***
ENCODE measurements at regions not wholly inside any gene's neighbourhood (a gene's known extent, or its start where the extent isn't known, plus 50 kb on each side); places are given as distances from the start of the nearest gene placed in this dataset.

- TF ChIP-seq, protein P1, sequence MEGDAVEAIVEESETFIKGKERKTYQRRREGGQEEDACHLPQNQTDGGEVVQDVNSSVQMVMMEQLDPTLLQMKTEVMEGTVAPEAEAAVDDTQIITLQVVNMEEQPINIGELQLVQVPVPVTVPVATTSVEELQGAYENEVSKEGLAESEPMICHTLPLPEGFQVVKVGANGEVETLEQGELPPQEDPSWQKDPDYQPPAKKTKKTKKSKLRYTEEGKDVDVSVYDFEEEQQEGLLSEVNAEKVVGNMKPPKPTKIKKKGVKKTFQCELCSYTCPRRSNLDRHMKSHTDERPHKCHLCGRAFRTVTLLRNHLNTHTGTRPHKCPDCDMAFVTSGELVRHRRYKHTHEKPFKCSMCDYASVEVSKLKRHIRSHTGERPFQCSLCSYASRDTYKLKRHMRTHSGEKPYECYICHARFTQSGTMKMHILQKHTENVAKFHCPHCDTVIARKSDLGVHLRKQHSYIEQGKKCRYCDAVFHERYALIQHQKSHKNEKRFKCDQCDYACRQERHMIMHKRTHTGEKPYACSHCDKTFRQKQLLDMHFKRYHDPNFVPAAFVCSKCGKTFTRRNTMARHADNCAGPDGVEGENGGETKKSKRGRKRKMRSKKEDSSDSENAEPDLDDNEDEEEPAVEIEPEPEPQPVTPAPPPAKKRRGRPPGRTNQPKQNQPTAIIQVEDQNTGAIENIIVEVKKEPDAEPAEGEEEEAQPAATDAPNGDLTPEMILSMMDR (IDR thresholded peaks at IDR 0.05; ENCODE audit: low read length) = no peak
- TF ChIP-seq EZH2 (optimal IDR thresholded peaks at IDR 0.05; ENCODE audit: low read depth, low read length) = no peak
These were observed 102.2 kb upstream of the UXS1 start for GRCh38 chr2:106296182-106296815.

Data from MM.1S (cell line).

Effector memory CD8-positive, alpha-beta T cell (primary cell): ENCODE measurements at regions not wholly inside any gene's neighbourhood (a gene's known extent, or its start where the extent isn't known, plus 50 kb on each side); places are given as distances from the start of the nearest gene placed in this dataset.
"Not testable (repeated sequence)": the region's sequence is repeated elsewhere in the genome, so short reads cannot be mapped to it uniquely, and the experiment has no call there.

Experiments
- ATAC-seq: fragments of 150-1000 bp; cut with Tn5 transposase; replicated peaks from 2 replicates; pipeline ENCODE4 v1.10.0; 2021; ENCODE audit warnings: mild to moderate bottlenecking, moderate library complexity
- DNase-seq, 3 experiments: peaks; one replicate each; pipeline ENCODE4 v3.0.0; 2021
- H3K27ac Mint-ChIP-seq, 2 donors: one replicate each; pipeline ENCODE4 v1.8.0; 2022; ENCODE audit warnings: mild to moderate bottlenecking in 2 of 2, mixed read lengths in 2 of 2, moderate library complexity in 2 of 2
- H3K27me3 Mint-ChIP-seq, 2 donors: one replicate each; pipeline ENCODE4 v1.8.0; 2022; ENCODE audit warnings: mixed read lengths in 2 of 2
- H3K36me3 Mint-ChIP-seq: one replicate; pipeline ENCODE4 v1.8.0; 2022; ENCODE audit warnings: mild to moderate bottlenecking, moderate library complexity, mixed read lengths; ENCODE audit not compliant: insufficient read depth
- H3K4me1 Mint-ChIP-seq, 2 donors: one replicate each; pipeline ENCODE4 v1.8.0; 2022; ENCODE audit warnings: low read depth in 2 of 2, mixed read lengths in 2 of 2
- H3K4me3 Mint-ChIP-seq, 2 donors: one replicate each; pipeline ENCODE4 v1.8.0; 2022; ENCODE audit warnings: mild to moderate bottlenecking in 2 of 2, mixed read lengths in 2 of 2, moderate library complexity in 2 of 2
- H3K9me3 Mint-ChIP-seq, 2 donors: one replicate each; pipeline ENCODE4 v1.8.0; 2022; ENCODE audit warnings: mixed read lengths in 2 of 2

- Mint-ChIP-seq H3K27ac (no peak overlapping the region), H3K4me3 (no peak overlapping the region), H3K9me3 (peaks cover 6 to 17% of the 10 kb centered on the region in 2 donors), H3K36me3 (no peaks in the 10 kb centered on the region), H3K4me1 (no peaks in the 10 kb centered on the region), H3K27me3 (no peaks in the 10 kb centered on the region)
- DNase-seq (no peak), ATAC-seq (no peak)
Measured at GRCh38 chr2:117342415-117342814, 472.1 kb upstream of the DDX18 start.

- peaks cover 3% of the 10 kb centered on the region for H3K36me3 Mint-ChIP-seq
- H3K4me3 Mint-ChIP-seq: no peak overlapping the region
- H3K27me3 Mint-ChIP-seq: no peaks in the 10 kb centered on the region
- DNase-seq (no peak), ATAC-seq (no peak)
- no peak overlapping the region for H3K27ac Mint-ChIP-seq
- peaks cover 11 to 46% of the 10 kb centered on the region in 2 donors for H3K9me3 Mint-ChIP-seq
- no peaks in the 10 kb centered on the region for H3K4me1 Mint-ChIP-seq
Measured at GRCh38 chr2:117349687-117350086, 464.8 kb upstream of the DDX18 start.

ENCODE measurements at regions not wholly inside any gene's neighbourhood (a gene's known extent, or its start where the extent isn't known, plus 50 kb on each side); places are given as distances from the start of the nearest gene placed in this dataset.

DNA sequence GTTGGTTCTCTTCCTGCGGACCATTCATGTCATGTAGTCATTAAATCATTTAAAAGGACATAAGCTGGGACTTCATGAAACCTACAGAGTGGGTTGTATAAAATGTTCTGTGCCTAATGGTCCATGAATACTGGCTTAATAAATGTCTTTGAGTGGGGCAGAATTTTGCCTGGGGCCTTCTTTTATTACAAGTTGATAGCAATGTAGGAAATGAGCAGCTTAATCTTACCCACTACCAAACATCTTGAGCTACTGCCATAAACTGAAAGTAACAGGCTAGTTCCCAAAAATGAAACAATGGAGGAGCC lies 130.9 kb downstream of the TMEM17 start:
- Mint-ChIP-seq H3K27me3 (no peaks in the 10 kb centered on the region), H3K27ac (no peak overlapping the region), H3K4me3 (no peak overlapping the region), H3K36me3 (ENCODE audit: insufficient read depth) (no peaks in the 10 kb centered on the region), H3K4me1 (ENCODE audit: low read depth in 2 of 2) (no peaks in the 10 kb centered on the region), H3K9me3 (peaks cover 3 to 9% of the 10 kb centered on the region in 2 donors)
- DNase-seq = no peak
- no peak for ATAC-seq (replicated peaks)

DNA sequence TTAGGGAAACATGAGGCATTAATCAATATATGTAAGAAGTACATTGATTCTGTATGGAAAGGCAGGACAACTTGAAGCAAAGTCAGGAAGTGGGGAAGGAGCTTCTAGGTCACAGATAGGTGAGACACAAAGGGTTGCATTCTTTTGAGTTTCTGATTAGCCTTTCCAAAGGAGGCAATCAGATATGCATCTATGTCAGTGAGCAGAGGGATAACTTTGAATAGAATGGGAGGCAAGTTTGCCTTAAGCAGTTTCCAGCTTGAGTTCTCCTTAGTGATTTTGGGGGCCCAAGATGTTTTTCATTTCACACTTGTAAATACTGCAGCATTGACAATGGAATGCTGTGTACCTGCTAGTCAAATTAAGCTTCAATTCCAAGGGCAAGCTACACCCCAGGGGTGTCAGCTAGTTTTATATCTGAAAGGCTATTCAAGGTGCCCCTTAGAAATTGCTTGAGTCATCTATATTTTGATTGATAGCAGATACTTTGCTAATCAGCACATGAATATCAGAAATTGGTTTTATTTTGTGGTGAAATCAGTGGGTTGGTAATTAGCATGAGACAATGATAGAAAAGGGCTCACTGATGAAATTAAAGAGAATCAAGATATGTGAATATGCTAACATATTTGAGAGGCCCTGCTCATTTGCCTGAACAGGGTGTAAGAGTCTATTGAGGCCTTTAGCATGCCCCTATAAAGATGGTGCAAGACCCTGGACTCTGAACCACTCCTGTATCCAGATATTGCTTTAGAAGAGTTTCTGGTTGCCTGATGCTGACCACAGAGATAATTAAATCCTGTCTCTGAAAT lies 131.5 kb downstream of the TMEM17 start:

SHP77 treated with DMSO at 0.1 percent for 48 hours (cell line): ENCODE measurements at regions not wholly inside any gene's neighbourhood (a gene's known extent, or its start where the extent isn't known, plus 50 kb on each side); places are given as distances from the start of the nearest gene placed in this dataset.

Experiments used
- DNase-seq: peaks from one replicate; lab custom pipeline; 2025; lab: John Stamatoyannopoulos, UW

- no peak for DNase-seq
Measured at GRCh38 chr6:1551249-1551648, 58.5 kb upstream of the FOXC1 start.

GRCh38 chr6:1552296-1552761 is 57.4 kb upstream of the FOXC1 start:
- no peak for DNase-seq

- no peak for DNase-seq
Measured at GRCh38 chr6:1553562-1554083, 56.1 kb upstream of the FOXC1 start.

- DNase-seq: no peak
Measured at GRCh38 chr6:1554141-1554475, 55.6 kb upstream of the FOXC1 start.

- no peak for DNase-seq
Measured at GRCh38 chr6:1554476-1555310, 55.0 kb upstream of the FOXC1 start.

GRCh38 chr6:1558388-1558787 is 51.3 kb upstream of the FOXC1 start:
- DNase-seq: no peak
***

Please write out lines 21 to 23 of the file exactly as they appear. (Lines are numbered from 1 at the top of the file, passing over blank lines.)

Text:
- H3K4me3 Mint-ChIP-seq: no peak overlapping the region
- H3K27me3 Mint-ChIP-seq: no peaks in the 10 kb centered on the region
- DNase-seq (no peak), ATAC-seq (no peak)